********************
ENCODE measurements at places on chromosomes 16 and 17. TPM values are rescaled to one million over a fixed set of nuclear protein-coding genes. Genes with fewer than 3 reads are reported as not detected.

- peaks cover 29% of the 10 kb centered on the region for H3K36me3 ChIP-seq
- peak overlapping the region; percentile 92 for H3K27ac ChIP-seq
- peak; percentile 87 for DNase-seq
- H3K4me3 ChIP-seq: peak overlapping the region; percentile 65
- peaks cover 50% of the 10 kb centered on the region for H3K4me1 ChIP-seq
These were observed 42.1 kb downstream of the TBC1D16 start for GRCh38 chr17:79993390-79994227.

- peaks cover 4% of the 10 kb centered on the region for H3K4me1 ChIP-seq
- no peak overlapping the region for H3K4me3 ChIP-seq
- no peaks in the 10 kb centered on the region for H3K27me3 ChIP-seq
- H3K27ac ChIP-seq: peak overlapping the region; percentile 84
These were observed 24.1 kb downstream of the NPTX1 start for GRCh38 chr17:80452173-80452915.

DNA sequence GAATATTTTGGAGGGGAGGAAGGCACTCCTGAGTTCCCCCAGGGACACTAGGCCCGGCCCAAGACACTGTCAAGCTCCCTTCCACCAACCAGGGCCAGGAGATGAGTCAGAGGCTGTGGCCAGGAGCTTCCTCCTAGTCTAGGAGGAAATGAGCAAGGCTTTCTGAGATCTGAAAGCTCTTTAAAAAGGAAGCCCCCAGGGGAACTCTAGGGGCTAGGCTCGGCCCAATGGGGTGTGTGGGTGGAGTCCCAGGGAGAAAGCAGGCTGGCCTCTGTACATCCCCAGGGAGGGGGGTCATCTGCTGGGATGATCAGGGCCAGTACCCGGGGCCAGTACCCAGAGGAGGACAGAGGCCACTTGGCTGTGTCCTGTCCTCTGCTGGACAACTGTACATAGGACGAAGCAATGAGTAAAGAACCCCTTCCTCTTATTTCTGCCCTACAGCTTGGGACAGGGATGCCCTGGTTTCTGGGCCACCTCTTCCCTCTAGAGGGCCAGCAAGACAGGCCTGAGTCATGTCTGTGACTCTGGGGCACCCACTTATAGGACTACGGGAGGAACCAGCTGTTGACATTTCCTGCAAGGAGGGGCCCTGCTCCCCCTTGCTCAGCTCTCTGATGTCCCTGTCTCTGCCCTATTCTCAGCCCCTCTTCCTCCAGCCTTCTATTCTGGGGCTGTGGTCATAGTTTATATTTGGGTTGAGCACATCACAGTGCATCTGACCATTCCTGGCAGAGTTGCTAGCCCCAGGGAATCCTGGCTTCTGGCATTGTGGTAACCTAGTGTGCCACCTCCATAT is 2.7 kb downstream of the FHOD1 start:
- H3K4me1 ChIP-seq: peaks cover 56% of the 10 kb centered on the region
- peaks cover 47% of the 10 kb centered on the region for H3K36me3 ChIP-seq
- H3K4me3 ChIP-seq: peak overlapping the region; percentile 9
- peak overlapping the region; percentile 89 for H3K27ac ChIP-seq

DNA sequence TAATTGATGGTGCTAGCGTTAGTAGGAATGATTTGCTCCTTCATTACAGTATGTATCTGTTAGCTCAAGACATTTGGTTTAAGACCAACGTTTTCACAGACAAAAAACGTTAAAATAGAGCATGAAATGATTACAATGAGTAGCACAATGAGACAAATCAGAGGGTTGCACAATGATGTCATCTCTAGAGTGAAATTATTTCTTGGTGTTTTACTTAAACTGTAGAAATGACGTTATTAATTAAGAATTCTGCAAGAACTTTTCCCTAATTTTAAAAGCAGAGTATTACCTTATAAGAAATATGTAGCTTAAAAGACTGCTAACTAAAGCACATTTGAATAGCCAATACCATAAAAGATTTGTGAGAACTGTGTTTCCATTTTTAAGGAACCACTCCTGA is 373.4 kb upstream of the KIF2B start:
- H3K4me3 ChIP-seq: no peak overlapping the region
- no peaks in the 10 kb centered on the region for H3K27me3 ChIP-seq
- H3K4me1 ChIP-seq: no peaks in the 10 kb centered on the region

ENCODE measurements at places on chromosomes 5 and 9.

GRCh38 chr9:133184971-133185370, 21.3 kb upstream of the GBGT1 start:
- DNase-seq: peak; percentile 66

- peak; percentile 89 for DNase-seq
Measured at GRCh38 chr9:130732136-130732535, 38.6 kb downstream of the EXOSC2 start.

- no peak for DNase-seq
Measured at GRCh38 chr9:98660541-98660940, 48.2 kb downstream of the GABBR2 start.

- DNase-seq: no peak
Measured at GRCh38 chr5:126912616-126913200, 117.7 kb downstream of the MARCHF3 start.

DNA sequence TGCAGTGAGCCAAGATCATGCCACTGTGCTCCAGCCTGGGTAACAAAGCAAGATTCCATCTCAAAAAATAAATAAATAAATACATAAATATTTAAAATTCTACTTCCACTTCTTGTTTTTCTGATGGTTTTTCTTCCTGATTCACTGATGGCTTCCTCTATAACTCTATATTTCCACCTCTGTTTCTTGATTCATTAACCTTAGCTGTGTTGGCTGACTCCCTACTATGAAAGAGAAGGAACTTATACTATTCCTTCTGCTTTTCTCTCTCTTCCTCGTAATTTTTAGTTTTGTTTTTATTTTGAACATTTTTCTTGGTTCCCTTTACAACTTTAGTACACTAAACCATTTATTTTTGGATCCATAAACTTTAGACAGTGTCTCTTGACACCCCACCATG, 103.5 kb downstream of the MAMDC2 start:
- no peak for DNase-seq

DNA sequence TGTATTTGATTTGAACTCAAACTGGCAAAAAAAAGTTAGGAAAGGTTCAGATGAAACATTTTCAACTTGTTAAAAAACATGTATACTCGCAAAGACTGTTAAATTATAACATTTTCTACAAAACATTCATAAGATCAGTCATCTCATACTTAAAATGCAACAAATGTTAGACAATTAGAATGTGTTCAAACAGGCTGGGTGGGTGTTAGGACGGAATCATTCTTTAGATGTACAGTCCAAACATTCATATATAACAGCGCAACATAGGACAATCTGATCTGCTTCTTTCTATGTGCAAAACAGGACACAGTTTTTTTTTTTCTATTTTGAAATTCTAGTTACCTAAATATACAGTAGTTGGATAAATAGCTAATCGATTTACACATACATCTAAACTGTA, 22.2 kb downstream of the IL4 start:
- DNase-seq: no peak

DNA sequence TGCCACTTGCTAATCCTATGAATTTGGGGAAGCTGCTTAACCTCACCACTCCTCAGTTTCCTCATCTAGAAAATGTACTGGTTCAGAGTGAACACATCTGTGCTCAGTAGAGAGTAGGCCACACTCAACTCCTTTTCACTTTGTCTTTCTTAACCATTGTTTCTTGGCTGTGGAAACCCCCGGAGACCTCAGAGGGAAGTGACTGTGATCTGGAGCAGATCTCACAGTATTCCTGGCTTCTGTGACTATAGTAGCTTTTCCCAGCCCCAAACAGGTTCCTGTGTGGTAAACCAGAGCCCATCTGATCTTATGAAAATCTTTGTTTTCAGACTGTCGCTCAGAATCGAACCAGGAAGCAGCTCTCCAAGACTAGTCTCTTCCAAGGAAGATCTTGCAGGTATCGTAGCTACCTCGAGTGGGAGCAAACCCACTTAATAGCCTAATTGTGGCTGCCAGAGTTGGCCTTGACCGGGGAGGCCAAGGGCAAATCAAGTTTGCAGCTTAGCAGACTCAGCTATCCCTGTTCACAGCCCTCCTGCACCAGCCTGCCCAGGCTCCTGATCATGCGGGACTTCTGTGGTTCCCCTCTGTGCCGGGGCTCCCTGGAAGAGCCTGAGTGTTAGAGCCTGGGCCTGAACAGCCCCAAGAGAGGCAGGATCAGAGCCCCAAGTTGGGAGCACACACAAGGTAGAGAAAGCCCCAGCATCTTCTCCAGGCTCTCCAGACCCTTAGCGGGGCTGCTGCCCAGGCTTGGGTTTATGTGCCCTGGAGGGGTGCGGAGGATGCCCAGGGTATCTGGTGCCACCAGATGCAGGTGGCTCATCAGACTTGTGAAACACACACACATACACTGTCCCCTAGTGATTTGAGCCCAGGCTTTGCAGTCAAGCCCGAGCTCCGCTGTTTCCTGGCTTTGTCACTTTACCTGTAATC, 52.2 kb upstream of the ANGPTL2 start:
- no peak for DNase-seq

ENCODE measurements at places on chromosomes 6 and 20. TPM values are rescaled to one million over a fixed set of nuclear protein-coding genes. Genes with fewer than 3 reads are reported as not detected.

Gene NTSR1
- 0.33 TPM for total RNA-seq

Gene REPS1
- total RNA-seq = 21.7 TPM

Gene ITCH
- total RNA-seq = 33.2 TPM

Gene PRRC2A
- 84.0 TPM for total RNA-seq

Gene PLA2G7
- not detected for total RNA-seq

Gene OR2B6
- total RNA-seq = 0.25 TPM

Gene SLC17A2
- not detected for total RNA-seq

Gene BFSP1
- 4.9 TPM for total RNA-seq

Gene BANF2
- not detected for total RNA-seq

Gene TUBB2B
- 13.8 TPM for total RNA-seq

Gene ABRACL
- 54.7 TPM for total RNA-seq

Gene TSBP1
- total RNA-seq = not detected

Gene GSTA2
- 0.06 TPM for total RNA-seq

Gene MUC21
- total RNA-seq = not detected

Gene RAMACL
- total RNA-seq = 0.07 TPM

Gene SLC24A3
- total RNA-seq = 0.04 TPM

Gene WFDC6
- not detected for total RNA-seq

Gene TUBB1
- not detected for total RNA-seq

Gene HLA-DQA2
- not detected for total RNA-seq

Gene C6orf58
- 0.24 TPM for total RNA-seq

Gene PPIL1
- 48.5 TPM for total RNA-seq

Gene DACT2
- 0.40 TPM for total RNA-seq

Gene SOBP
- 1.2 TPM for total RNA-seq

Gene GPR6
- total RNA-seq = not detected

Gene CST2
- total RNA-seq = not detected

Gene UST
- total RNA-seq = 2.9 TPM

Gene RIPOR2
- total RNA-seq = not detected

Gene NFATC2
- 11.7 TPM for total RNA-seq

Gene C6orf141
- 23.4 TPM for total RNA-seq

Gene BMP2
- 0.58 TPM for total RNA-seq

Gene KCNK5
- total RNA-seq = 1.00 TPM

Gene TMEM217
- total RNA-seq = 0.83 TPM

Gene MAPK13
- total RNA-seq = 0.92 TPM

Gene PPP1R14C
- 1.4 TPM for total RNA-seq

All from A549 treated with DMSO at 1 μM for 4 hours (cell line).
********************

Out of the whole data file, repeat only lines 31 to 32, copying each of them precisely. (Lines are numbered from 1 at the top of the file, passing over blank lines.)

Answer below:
DNA sequence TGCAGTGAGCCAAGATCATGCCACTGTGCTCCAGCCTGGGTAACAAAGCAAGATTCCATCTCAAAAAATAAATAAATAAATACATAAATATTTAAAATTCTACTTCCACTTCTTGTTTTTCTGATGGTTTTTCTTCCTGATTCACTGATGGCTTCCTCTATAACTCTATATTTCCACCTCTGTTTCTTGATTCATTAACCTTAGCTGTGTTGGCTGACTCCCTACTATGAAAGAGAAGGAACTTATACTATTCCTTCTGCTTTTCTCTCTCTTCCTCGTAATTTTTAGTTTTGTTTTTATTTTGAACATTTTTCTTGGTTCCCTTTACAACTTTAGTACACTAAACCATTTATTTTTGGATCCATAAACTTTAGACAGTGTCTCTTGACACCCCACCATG, 103.5 kb downstream of the MAMDC2 start:
- no peak for DNase-seq